It’s startling to think that almost 5% of people suffer from color blindness. Color vision testing measures your ability to recognize and distinguish colors. This typically involves looking at colored numbers formed out of dots, where the numbers are set against a background with a contrasting color; individuals suffering from color vision issues may see an incorrect number. Such color recognition tests are also helpful in screening for serious illnesses, as multiple sclerosis and some liver diseases, which can result in color blindness if left untreated.

Retinoscopy

doctor measures strength of corrective lens Why does it always have to be the “E”? That’s probably what you’re wondering during this test, as you sit in a dark room and focus on the large “E” of an eye chart projection. As you do this, the doctor is exposing your eyes to beams of light, and measuring their reflection, so as to approximate a diopter for your prescription; other steps need to be completed, however, before a correct prescription can be determined and provided to the patient. This test measure the strength of the corrective lens needed.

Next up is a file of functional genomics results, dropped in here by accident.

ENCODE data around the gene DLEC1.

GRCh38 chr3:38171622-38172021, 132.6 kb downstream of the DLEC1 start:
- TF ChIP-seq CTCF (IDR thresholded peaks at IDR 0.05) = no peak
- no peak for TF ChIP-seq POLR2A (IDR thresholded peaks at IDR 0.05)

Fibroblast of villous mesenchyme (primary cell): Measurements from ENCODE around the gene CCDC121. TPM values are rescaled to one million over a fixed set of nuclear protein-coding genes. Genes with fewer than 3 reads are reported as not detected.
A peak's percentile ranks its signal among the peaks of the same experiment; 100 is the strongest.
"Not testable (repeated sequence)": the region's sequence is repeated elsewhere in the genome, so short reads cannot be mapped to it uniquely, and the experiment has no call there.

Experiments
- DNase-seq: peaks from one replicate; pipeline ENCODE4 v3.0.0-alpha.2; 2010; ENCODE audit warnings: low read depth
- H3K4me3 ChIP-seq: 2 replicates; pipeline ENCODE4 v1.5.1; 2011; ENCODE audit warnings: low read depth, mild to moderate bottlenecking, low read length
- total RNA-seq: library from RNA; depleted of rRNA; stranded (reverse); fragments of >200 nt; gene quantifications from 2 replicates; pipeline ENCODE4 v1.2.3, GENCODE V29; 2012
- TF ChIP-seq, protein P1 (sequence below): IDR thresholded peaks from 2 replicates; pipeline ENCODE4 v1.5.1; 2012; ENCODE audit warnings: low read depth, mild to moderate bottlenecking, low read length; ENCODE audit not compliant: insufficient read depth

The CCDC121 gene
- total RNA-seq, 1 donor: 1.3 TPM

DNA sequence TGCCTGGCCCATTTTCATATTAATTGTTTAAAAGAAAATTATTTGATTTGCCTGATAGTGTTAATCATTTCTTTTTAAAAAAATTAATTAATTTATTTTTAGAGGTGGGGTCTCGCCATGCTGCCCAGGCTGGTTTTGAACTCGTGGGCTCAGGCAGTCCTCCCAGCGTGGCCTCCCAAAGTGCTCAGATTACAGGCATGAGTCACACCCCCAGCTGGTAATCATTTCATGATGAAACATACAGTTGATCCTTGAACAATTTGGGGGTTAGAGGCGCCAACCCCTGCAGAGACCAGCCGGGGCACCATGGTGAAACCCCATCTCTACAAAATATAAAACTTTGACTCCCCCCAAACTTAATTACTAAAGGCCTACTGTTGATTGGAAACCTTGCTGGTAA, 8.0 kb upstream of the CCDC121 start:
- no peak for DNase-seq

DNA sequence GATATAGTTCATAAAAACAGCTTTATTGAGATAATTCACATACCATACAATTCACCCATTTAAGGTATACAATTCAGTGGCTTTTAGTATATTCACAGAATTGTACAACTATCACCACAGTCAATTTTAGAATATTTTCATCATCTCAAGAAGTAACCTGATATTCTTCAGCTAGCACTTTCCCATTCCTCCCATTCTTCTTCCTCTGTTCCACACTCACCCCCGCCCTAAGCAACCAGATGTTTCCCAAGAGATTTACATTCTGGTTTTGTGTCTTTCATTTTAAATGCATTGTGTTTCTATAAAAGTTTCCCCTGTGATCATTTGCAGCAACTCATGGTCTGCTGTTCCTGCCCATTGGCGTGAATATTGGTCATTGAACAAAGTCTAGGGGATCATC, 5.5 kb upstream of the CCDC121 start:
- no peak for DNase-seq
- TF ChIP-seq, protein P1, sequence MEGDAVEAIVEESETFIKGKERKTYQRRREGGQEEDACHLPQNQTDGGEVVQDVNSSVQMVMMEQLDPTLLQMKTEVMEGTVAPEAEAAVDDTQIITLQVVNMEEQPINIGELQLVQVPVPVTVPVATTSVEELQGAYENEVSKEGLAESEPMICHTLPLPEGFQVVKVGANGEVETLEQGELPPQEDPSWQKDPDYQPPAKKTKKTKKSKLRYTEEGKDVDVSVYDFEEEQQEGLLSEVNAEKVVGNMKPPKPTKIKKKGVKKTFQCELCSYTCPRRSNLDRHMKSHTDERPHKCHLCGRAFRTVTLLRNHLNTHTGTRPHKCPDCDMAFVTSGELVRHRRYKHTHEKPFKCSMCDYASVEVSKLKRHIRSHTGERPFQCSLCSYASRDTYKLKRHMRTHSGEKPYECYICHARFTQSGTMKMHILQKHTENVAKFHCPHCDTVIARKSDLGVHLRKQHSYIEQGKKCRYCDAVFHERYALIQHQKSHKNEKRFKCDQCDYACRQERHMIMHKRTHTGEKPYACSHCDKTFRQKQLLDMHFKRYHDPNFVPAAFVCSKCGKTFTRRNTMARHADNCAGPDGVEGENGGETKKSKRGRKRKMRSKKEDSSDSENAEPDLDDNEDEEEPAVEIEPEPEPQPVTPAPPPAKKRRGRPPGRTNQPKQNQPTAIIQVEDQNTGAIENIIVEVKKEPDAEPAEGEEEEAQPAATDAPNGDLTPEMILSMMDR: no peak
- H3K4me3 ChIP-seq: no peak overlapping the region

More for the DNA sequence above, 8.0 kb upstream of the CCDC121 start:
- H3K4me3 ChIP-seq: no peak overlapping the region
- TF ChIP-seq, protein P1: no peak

Slit-lamp Exam

When you look at an eyeball through a microscope, you’re going to see a lot of things you couldn’t before. Also known as a biomicroscope, a slit lamp is an instrument that provides the doctor with an enlarged view of the patient’s eye. As a result, the optometrist can take a close look at the patient’s iris, cornea, conjunctiva, and other internal structures. The slit-lamp exam isn’t always the most comfortable experience for patients, as it involves shining a bright light into the eye at close range. But the test is over very quickly, and it can detect macular degeneration and cataracts, so it’s critical for your eye health that you stay put!